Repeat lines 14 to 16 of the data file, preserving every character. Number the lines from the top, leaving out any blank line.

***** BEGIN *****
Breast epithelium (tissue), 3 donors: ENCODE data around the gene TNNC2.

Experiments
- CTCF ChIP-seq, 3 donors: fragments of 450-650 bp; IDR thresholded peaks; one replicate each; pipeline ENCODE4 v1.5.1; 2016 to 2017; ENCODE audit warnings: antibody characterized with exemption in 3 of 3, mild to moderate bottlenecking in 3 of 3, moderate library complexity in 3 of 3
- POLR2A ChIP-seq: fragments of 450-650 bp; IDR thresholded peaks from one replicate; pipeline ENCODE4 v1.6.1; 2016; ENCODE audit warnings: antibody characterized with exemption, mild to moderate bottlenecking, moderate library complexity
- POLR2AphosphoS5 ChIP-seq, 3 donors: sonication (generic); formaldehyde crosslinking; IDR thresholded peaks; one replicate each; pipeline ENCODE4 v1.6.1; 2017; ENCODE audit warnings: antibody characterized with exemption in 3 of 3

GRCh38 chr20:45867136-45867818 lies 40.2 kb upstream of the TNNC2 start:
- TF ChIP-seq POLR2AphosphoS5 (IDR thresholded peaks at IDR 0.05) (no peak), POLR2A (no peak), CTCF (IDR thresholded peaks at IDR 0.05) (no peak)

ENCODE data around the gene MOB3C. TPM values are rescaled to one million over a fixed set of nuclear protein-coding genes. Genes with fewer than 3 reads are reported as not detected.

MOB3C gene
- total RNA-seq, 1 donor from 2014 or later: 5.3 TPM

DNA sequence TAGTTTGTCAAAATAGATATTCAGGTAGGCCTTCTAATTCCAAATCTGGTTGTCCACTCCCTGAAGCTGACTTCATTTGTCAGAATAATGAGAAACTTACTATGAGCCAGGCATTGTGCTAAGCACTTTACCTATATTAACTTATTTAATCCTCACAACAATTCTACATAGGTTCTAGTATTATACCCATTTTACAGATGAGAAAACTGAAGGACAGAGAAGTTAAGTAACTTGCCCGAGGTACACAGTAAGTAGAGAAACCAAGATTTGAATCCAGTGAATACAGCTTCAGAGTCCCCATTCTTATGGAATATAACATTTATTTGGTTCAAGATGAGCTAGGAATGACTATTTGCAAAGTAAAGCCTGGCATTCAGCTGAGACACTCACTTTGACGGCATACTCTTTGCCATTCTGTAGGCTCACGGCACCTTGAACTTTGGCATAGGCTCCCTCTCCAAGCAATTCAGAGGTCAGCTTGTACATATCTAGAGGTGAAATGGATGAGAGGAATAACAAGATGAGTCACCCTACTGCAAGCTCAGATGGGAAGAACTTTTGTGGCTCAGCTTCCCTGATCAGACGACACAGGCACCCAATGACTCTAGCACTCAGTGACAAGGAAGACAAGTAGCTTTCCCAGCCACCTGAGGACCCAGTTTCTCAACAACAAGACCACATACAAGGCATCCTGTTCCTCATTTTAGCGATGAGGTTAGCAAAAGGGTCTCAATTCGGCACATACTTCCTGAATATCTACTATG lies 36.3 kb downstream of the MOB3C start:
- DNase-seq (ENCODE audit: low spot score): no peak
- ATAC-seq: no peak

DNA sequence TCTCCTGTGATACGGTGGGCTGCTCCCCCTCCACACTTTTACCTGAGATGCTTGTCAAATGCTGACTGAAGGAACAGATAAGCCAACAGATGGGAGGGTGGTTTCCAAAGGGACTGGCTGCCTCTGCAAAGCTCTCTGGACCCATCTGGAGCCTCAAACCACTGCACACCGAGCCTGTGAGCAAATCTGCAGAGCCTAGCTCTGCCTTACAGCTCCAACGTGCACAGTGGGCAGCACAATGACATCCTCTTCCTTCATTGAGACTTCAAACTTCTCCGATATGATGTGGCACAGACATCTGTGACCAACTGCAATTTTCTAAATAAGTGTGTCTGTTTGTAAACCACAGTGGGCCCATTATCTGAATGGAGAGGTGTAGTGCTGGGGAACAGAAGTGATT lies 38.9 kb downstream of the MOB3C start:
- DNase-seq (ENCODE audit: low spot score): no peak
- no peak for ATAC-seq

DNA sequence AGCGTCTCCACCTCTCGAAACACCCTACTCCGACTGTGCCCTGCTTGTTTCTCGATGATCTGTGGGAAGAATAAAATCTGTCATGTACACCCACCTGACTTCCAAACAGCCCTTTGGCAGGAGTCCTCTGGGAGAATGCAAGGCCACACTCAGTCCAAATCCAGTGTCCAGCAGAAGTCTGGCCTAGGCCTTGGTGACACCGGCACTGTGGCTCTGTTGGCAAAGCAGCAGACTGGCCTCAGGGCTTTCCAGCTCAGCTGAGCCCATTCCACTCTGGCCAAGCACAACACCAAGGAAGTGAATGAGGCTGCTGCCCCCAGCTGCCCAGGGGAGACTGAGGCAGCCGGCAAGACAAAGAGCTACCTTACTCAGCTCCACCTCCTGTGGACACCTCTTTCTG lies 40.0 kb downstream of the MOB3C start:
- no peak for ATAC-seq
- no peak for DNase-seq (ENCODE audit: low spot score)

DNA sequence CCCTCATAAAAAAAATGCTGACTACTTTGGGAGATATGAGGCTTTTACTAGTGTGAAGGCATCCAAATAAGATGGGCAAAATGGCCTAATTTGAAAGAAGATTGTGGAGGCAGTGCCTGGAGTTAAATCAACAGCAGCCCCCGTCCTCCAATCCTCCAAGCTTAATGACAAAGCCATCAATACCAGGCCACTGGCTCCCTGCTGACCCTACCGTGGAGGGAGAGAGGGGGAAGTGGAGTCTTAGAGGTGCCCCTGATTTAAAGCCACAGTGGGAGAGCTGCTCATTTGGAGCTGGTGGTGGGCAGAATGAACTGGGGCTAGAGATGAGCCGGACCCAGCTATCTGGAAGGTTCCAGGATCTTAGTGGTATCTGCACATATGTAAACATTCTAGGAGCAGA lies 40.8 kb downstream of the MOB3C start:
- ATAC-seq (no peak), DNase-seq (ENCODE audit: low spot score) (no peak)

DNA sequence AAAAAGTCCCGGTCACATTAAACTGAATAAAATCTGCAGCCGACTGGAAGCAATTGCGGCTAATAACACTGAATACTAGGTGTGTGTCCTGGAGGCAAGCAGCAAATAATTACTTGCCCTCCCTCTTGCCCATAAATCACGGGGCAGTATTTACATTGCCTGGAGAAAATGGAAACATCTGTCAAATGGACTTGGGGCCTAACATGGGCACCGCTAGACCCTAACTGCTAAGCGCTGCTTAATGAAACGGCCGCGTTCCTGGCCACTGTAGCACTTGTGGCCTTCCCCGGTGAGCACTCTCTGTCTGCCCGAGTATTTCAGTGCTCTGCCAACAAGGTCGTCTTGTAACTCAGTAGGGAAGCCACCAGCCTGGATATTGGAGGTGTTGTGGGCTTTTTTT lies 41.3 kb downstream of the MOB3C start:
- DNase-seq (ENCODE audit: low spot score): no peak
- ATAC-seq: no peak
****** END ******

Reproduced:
DNA sequence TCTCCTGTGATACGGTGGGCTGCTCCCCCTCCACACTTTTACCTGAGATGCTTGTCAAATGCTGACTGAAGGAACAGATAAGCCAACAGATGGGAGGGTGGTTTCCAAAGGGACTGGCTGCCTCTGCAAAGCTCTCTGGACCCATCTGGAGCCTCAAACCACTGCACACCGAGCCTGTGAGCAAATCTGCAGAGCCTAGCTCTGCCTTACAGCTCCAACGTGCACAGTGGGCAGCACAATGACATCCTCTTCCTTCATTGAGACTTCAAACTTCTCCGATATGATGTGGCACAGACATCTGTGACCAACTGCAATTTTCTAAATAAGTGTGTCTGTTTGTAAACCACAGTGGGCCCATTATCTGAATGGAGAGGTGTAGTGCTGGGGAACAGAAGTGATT lies 38.9 kb downstream of the MOB3C start:
- DNase-seq (ENCODE audit: low spot score): no peak
- no peak for ATAC-seq